By TIMOTHY MANGAN / THE ORANGE COUNTY REGISTER
Orange County has itself a new professional classical music series whether it wants one or not. It’s called the Connections Chamber Music Series and it features the California Quartet, a string quartet that’s been around since 2000 and that includes three members of the Pacific Symphony among its players.
Saturday night, I decided to check out the third program in the inaugural Connections series, held at the Norman P. Murray Community and Senior Center in Mission Viejo. I was delighted and surprised both by the playing and the agenda, which presented a stimulating collection of recent American works for amplified string quartet and pre-recorded performance tracks.
These musicians are trying to do something different. Rather than rehash the same old chamber music repertoire (which is pretty well served here anyway), they are offering tightly knit thematic programs devoted to 20th and 21st century repertoire. Saturday’s program, dubbed “American Roots and Rhythms,” brought together music by Steve Reich, John Adams, Michael Daugherty, Matthew Tommasini (all living composers) and Samuel Barber (the 100th anniversary of his birth is this month).
The California Quartet – Bridget Dolkas and Jeanne Skrocki, violins; Pam Jacobson, viola; Lars Hoefs, cello – is a terrific group. It played everything with proficient technique, sound intonation and a unified outlook. It also mustered a considerable amount of steam.
The room at the Murray Center in which the group performed is perhaps a little less than ideal. It’s bright, new and clean, with an attractive wood-floored proscenium stage and portable seating for the audience. The acoustics, I think, are a little too active, though, and the background hum of air conditioning dogged both the beauty of tone and the immediacy of the playing. Fortunately, these two problems can be dealt with in various ways.
The program opened with Reich’s “Different Trains,” a haunted piece for string quartet and pre-recorded sound track. The title is literal: The piece is a remembrance of the composer’s childhood train trips in this country and some very different train trips taken by others in Europe at the same time, to concentration camps. We hear the sounds of trains on the sound track, three other burbling string quartets, and the voices of the composer’s governess, a retired Pullman porter and Holocaust survivors. Their words are heard in snippets, and looped, and these clipped phrases form the basis for melody and rhythm in the piece, which the players onstage echo and prefigure.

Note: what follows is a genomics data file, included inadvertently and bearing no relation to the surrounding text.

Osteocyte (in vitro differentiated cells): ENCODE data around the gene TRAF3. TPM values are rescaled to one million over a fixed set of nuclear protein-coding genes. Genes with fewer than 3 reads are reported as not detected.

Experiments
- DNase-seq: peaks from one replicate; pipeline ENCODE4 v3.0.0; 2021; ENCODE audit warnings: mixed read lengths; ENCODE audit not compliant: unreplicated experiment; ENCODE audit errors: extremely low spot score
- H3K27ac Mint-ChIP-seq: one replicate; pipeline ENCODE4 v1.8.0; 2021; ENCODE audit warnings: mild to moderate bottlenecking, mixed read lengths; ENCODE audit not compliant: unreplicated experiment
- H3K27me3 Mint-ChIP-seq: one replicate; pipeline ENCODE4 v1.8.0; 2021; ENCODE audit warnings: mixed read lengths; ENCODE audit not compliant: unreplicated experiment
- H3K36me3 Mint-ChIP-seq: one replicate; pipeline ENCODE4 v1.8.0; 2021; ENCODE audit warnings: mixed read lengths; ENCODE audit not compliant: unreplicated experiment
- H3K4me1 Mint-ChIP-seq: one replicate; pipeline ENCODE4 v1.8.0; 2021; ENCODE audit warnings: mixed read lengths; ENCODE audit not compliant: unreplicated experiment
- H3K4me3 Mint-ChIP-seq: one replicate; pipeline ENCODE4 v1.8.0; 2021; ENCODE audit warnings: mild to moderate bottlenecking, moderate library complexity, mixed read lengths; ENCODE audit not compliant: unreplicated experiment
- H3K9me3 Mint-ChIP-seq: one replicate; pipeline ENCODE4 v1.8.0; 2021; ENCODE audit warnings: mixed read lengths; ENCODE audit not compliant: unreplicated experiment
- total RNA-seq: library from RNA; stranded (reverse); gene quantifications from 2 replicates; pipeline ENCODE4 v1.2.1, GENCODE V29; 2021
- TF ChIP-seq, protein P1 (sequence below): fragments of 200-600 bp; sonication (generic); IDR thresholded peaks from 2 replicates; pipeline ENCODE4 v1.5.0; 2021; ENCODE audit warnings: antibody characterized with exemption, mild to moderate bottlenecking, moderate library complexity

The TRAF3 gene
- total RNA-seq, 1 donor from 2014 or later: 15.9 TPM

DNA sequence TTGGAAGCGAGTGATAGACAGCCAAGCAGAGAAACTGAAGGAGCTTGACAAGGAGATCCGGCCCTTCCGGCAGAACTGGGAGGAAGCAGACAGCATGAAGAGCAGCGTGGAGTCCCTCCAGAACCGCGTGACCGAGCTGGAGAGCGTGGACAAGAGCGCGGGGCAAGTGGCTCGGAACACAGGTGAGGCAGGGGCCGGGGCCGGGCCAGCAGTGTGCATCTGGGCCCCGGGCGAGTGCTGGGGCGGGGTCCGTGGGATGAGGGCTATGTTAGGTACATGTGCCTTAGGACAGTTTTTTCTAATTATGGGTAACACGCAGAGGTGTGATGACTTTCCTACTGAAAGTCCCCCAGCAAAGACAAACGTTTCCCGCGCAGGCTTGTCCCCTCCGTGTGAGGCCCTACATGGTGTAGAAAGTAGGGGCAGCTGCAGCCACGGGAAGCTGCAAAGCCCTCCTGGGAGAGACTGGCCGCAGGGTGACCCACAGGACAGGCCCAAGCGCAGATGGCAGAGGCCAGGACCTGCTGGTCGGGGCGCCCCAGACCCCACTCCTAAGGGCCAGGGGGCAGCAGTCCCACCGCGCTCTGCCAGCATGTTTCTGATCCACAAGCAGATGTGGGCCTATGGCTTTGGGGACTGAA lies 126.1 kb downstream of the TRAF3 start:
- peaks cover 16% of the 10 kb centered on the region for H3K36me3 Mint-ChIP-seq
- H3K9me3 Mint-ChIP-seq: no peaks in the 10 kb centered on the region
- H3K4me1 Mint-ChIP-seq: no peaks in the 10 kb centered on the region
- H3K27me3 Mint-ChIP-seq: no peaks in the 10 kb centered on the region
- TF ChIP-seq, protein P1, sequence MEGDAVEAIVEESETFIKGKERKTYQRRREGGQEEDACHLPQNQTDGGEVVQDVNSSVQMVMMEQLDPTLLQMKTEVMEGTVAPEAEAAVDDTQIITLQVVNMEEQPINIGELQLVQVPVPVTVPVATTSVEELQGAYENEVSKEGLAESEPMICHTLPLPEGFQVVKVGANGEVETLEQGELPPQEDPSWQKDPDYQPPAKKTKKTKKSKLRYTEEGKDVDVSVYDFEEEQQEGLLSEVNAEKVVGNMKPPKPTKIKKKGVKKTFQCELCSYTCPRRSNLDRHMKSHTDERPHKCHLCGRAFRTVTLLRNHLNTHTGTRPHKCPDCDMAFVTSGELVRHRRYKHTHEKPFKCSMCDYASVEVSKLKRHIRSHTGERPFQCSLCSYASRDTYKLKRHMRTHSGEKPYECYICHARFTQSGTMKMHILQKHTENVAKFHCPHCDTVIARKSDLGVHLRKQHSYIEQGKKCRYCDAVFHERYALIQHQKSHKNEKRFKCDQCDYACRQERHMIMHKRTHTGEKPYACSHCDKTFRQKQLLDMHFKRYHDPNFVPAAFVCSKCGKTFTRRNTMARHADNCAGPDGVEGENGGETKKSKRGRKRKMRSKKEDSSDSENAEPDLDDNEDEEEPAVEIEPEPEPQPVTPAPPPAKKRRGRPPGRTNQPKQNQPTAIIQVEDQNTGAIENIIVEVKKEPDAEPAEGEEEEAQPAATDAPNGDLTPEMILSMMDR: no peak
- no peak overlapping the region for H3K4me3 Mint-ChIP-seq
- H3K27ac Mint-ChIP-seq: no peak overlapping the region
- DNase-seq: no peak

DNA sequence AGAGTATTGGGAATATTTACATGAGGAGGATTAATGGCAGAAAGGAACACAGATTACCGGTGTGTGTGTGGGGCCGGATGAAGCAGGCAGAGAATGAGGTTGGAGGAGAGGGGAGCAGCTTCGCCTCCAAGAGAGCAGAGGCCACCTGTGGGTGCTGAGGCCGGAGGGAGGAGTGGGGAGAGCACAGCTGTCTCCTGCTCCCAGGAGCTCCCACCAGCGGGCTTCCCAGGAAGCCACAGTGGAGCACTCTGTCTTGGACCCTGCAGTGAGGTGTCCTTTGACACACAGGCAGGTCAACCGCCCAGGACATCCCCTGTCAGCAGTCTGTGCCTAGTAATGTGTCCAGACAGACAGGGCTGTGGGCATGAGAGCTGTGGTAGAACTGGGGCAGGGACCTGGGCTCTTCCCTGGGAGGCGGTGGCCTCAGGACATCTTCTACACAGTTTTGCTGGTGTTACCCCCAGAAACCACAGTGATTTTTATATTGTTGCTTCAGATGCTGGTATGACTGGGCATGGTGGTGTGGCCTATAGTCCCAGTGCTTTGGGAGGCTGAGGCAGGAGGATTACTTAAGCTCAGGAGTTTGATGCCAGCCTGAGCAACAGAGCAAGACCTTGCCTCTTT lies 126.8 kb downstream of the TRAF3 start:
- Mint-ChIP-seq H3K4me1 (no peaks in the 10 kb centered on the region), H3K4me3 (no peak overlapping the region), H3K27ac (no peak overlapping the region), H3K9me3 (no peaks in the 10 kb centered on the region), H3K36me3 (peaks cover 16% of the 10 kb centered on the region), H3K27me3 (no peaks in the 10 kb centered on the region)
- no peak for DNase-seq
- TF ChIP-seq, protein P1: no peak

This shining and solemn work was followed, without pause, by Barber’s “Adagio,” which has become our country’s unofficial anthem for mourning. It was an effective piece of programming.
The second half of the concert was lighter in spirit, and equally well played. It opened with “Fiddle States” by Matthew Tommasini (he is a co-founder of this series), a lively bluegrass mash-up for two violins. Five movements of Adams’ “John’s Book of Alleged Dances,” for amplified string quartet and a soundtrack of prepared piano, followed, giving us look at the composer at his sardonic best, rhythmically intricate and high energy. The piece snaps, crackles and pops merrily.
Then hilarity ensued, in the form of Daugherty’s cheeky “Elvis Everywhere,” for string quartet and, on the sound track, a baritone sax and three very good Elvis impersonators. The impersonators sing and speak à la Elvis, using his choicest phrases. Elvis was with us, jumping back and forth in counterpoint on the speakers, the musicians taking up his rhythms, playing the blues, and reacting sassily and sympathetically. The California Quartet captured all its verve. Thank you very much.
The group’s concerts in Encinitas, I’m told, are packed. This one in Mission Viejo was otherwise. Orange County chamber music fans unite. This is a worthy series (and tickets are reasonable). The next concert, at 7 p.m. April 23, freeway-close in Mission Viejo, offers music by Revueltas, Ginastera, Villa-Lobos and Tommasini. You’ve been duly notified.